Bulgaria

History

A branch of the Slavs merged with the Bulgars, a Turkic tribe, in the late 7th century to form the first Bulgarian state in the Balkans.

In succeeding centuries, Bulgarian and the Byzantine Empires dominated South-East Europe, but by the end of the 14th century the region was overrun by the Ottoman Turks. Bulgaria regained its independence in 1878 largely due to the intervention of Russia, who clipped the wings of the declining Ottoman Empire in Bulgaria and elsewhere, and installed a minor German prince as a ruler of the newly independent country. The country's iconic heroes were all freedom fighters to a man: whether Rakovsky Раковски, who mixed revolution and literature, Vassil Levski Васил Левски - the Apostle of Freedom, or Hristo Botev Христо Ботев, poet and fighter.

After a series of bloody and brutal Balkan wars, Bulgaria had the further misfortune to be an ally to the losing side in both World Wars, and was occupied by the Soviet Union and became a People's Republic in 1946. Communist domination was brought to a swift, but for many people illusory end in 1989; though Bulgaria went on to hold its first multi-party election since World War II, essentially socialist policies were pursued until hyperinflation and economic meltdown drove the old guard out of power in 1997. Today, reforms and democratization have brought Bulgaria into the NATO fold, with EU accession celebrated in 2007.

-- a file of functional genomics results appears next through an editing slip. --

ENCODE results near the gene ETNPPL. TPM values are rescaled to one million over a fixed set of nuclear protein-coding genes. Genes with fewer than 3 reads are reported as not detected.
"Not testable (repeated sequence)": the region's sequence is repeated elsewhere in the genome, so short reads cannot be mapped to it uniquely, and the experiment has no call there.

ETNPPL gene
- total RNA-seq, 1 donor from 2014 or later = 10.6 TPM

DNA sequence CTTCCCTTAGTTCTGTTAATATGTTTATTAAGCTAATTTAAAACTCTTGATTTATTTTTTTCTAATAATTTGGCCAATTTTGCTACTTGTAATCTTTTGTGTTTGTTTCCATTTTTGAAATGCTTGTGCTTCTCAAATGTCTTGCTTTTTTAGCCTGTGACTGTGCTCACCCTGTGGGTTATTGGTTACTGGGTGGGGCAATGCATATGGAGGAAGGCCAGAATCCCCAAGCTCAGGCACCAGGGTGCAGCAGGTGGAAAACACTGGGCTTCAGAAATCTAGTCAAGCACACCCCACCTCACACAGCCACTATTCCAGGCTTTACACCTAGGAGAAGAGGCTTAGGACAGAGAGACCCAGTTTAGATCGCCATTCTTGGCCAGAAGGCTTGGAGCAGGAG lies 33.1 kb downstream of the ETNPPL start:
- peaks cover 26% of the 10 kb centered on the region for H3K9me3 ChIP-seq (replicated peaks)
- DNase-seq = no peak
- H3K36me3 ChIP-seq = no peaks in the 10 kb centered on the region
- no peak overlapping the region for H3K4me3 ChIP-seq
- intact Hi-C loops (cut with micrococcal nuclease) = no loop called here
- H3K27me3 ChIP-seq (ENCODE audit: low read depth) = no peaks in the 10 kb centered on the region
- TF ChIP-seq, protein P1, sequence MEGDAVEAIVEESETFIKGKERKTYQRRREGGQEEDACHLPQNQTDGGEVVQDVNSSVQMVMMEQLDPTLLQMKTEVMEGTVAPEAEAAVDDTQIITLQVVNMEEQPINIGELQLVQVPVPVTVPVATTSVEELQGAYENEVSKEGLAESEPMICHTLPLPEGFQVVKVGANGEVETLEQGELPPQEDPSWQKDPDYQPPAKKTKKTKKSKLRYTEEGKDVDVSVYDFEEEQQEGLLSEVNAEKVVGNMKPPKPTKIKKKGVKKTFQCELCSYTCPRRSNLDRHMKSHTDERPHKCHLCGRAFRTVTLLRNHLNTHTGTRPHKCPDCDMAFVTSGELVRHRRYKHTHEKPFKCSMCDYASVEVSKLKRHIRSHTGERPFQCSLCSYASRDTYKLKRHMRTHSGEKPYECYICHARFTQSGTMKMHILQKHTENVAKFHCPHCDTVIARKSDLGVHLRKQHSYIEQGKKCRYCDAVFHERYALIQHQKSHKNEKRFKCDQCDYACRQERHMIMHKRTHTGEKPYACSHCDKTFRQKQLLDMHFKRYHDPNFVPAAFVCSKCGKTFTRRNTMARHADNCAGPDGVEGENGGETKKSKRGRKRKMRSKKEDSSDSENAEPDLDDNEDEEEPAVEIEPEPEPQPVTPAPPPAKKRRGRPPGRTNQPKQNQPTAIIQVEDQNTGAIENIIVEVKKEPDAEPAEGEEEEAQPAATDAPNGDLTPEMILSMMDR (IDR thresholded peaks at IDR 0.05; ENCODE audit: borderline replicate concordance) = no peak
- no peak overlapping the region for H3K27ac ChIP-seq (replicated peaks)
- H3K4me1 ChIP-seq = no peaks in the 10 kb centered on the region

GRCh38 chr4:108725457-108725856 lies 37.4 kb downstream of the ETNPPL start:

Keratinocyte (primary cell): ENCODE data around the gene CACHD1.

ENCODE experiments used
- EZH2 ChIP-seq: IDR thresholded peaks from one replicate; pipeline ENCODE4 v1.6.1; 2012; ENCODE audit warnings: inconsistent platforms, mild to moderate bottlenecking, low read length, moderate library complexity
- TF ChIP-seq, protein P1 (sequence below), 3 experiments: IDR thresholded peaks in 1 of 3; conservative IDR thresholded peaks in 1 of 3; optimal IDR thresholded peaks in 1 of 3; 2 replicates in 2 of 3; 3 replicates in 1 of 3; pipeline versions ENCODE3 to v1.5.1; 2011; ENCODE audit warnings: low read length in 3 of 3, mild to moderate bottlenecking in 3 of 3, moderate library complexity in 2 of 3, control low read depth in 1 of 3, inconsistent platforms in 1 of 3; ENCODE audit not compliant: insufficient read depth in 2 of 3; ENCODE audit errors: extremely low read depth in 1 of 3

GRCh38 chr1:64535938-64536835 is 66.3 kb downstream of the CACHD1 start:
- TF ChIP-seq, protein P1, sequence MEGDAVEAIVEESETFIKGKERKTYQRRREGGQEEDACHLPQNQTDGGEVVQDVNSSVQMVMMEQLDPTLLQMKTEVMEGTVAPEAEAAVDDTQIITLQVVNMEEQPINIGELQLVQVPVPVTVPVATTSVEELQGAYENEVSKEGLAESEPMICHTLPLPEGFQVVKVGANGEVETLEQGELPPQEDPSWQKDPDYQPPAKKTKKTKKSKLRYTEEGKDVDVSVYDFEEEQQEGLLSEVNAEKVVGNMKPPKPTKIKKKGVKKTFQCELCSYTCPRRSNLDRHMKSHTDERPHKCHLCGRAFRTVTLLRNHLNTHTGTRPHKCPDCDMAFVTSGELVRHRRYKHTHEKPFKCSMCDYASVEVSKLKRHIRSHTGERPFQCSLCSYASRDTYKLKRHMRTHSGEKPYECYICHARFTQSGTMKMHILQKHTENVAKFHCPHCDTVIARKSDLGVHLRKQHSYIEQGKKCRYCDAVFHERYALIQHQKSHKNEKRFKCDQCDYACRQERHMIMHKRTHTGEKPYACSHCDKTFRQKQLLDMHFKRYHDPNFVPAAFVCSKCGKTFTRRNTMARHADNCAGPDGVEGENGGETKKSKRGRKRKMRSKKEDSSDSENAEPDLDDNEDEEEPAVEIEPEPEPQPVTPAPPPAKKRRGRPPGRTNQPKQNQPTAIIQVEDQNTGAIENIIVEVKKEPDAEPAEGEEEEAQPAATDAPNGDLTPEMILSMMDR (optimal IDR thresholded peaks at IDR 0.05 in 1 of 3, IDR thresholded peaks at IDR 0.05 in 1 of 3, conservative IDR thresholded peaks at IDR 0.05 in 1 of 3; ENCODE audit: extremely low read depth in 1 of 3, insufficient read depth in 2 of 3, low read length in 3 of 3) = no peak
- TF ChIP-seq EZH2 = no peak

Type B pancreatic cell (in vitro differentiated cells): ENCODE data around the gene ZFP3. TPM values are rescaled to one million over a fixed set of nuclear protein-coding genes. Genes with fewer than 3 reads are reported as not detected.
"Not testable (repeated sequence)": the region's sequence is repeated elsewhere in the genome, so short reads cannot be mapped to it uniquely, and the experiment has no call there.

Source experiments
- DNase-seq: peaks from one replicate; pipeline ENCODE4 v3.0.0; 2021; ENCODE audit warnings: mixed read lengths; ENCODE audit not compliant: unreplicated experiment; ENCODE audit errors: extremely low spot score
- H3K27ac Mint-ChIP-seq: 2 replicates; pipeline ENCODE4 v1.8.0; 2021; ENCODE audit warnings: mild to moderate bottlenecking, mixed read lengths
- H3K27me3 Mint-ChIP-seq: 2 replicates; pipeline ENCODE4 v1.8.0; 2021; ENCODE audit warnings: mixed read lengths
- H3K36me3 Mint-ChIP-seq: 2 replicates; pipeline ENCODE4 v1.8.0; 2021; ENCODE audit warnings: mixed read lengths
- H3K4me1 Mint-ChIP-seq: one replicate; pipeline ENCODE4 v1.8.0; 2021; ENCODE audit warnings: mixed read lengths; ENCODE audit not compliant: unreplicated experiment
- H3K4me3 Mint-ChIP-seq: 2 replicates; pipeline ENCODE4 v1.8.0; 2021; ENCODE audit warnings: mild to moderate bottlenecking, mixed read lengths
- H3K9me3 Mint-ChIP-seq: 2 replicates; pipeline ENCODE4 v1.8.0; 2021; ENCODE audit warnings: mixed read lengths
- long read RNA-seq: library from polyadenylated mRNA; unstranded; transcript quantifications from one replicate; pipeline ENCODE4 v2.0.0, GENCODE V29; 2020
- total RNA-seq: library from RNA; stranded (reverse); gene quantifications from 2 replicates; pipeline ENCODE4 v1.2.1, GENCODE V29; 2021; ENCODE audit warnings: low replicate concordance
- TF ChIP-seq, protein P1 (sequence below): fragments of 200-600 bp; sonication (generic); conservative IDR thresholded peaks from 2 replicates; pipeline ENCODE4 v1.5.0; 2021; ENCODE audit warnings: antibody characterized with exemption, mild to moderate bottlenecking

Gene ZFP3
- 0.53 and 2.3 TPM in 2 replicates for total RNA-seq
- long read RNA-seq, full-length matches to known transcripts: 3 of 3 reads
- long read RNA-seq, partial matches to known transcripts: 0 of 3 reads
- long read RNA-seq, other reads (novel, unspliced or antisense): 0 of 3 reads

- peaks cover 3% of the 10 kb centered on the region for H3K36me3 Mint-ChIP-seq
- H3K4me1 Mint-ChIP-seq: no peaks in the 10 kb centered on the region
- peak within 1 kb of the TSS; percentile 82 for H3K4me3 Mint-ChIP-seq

During Communist times, the Black Sea was a favorite destination for travellers behind the Iron Curtain. Now, increasing numbers of western Europeans travel throughout the country and many have bought vacation houses near the Black Sea or in picturesque villages. During the 2008 global financial crisis, Bulgaria marked a decline in its economy of 5.5% in 2009, but quickly restored positive growth levels, in contrast to other Balkan countries. That said, the Bulgarians have the distinction of boasting the strongest and most stable currency in Eastern Europe.

Despite significant economic advances, the country is the poorest member of the European Union. The Issues facing the country are a weak judiciary system, a moderate level of corruption in the local government, a poor road infrastructure, and a somewhat high unemployment rate. The unemployment has continually lingered near the double digits, an issue has historically faced. Another serious problem is the sight of over-development in the country.

Climate

Continental in the interior; cold, damp winters with snow in the higher elevations; hot and humid summers.

Temperate on the coast; mild autumns, cool winters, mild springs and warm and breezy summers.